Actinic keratosis is a pre-cancerous scaly, rough patch on an individual's skin that forms after long-term exposure to the ultraviolet rays of the sun. Anyone who has actinic keratosis is at an increased risk of developing squamous cell carcinoma. Most affected individuals experience the appearance of an actinic keratosis after they reach forty years old because these skin patches take several years to form. The most common places on the body to find actinic keratosis is the face, ears, forearms, neck, lips, back of the hands, and scalp.
Some of these skin patches can be hard and wart-like. They can be a raised bump or flat on the top layer of the skin. These spots can be colored brown, pink, or red. One of these patches typically measures under an inch in diameter and may cause a burning or itching sensation in the affected region. Between two and ten percent of all actinic keratoses that go untreated will progress to squamous cell carcinoma. It is estimated between forty and sixty percent of all squamous cell carcinomas originated from actinic keratoses.
Bowen's syndrome is a rare pre-cancerous condition of an individual's skin that causes the development of a gradually progressive plaque or red scaly patch on the skin. The cause of this syndrome is not clear, though extended sun exposure and age are known to play a significant role in its development. An individual affected by Bowden's syndrome is at a higher risk of developing squamous cell carcinoma. The skin lesions characteristic of Bowden's syndrome are red or brown, and they can be slightly raised or completely flat.
Some of these lesions may bleed, itch, crust over, ooze pus, and become tender. The lesions may fissure or split open, and they may also take on a verrucous or warty appearance. The lesion in Bowen's syndrome can develop anywhere on a patient's body, but the most common areas are on their legs, neck, head, and palms where the skin has been exposed to the ultraviolet rays of the sun. An estimated ten percent of all Bowen's syndrome patients will go on to develop squamous cell carcinoma.
Weakened Immune System
Individuals who have a weakened immune system for any reason are more likely to develop cancers of the skin, including squamous cell carcinoma. A number of mechanisms can cause an individual to have a weakened immune system. Individuals who have been the recipient of a donor organ have to take drugs that suppress their immune system to prevent organ rejection. Some individuals are affected by diseases that compromise their immune systems, like HIV and AIDS. Some individuals have a condition that requires the use of corticosteroid medications and other immune-suppressing drugs to stop their immune system from attacking healthy tissues.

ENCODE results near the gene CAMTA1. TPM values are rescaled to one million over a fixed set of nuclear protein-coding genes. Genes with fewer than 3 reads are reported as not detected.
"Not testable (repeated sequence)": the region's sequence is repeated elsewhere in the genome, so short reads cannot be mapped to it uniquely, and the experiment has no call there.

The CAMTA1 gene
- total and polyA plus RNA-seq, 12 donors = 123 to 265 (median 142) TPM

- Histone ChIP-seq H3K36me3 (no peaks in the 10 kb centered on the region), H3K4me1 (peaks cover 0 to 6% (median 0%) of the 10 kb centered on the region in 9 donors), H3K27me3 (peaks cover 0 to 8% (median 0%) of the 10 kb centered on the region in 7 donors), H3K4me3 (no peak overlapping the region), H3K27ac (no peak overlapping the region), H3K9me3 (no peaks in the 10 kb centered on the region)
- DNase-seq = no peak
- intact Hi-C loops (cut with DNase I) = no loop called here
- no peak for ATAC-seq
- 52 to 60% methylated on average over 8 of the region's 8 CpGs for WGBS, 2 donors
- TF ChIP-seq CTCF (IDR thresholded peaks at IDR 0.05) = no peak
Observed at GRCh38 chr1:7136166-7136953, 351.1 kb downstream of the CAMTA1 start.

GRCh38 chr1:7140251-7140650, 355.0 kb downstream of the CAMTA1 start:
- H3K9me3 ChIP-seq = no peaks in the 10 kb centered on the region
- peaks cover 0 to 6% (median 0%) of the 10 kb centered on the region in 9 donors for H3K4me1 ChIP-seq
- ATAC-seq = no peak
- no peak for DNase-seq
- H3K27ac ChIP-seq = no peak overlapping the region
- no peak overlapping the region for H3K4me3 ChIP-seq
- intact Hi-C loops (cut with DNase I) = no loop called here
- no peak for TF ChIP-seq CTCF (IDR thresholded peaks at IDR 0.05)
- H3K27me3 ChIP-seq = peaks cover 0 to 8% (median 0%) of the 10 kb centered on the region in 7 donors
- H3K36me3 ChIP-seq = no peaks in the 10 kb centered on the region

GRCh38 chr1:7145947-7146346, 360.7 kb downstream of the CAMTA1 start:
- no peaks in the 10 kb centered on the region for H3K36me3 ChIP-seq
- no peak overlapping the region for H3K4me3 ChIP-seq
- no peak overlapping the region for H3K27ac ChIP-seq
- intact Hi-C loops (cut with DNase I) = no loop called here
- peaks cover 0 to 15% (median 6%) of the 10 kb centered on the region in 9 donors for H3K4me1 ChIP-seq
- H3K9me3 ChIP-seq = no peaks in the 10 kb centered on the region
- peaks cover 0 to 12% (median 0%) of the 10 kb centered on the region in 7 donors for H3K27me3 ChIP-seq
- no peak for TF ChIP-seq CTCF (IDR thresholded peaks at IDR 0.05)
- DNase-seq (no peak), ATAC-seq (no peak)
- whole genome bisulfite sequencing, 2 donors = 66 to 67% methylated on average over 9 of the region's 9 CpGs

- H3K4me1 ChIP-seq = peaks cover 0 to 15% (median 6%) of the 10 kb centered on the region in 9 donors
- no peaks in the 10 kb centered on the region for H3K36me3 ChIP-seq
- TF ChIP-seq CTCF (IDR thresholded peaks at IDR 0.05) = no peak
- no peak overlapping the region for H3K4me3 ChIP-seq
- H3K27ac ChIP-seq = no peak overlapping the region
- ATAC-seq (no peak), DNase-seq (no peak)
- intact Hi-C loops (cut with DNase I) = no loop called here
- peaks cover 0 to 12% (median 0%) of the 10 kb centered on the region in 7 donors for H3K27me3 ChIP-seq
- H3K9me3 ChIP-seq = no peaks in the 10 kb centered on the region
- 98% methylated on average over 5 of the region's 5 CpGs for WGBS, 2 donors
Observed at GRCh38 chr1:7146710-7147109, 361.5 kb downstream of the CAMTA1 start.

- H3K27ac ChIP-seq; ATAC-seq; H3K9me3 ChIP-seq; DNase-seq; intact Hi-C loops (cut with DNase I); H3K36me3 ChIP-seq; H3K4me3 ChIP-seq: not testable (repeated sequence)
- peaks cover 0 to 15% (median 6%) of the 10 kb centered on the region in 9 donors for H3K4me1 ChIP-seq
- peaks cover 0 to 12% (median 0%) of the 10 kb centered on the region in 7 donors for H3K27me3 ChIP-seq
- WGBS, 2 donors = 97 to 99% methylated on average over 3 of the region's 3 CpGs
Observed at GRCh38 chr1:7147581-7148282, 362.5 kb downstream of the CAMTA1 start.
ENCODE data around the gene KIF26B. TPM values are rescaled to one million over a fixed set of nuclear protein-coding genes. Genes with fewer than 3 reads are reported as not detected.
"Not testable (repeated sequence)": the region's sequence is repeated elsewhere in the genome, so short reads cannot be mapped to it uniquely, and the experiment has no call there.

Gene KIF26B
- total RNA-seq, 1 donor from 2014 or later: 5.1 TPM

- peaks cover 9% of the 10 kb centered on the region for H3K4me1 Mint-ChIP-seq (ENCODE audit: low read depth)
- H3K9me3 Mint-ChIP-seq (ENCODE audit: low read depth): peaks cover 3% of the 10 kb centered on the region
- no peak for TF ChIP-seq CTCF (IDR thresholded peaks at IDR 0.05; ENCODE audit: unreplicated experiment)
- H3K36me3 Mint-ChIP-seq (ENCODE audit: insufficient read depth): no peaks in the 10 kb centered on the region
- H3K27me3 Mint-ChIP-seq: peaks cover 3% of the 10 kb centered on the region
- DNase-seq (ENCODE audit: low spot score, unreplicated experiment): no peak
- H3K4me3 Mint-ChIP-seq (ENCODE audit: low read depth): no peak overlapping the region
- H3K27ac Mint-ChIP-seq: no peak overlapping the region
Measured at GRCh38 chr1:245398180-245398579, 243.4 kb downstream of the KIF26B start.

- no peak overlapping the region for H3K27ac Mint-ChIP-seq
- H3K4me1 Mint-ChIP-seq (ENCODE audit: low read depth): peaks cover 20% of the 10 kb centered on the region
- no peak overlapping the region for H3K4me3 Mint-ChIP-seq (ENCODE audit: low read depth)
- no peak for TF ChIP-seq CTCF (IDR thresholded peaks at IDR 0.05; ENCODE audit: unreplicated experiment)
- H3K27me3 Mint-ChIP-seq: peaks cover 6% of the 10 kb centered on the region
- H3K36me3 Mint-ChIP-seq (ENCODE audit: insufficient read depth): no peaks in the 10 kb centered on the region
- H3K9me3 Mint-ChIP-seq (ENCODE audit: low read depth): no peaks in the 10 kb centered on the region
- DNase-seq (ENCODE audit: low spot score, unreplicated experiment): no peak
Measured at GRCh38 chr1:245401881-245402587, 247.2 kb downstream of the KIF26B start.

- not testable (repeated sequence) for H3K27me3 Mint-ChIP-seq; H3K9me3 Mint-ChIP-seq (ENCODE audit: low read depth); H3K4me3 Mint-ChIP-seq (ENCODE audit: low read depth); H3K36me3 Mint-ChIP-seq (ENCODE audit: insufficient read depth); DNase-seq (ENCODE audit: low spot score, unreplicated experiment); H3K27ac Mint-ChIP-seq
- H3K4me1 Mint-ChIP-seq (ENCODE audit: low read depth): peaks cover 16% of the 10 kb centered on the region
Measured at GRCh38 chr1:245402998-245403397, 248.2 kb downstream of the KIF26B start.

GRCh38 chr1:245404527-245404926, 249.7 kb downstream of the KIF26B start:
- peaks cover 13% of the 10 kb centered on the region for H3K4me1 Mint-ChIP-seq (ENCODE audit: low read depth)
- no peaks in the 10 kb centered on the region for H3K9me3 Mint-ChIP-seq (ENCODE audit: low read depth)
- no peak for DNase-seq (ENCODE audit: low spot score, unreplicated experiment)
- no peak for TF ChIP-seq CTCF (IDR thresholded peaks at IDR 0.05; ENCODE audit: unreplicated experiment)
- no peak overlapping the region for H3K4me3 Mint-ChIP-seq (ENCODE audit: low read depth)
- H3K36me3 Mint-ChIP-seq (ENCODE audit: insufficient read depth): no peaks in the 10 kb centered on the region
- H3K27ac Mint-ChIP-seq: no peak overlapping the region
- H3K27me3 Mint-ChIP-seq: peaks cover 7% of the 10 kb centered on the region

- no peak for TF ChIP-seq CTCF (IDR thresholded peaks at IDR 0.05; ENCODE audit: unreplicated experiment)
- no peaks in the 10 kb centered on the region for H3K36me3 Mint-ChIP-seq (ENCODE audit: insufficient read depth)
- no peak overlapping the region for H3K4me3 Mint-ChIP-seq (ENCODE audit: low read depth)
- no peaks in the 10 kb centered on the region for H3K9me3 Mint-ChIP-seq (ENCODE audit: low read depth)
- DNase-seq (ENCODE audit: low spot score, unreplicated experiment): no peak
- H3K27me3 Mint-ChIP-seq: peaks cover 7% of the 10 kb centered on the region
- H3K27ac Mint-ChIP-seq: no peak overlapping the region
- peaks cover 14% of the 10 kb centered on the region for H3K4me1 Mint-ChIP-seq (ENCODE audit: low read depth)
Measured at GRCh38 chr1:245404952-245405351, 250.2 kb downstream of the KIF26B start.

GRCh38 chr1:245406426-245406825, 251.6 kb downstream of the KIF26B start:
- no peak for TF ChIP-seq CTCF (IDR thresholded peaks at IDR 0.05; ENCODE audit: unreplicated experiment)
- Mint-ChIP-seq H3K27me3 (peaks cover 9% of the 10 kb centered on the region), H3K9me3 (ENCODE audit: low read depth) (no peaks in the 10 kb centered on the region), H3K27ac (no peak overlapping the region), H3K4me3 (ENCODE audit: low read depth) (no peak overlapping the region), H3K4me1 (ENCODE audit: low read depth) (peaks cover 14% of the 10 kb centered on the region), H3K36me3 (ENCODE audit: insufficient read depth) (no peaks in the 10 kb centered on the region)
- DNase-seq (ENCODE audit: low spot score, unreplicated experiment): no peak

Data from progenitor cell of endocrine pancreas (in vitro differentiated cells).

The human immune system contains some cells with the ability to detect and flag cancer cells as abnormal so other immune cells can destroy them. While the immune system does not always eradicate all pre-cancerous cells on its own, it does aid in helping prevent the growth of malignancy in general. An individual who does not have a healthy immune system is more susceptible to developing not only squamous cell carcinoma but any type of cancer.
Long-Term Exposure To Chemicals
In some individuals, occupation-related long-term exposure to certain chemicals has caused them to develop squamous cell carcinoma. Certain chemicals can cause damage in the DNA of an individual's skin cells when it comes in contact with the skin. The longer someone is exposed to the substance, the greater the chance is for it to damage the portion of cellular DNA responsible for cell growth and division. When a mutation occurs in the growth and division part of the skin cell's DNA, malignancy is likely to develop. Certain occupations can cause an individual to be exposed to these substances while they are at the workplace.
Before it was discovered that certain substances could cause cancer, personal protective equipment was not a requirement. Individuals exposed to arsenic, mineral oils, herbicides, seed treatments, grease, dry cleaning agents, pitch, motor oil, or paraffin regularly can consequently develop squamous cell carcinoma. In addition, individuals exposed to coal tars, insecticides, fungicides, petroleum products, fiberglass dust, soot, creosote, and shale oils on a regular basis may also develop squamous cell carcinoma as a result.
Specific Eye Colors
Individuals who have specific eye colors are at higher risk of developing squamous cell carcinoma. The eye color, hair color, and skin tone of an individual are determined by how much melanin or pigment is present in their eyes, skin, and hair. Melanin is important because it is a defense mechanism used by the skin cells to deflect harmful ultraviolet rays away from healthy tissues. This mechanism is why an individual with no sun protection will form a tan in the sun.
Melanin becomes activated in the skin when it is exposed to the ultraviolet rays of the sun to protect the cells from damage. An individual with light skin has less overall melanin present in their body than those who have darker skin. Individuals with gray, green, or blue eyes are more likely to be fair skinned with a lighter hair color than individuals who have darker eyes. Because melanin offers protection to the skin cells, individuals with a lighter eye color who have less of it are at a higher risk of developing squamous cell carcinoma.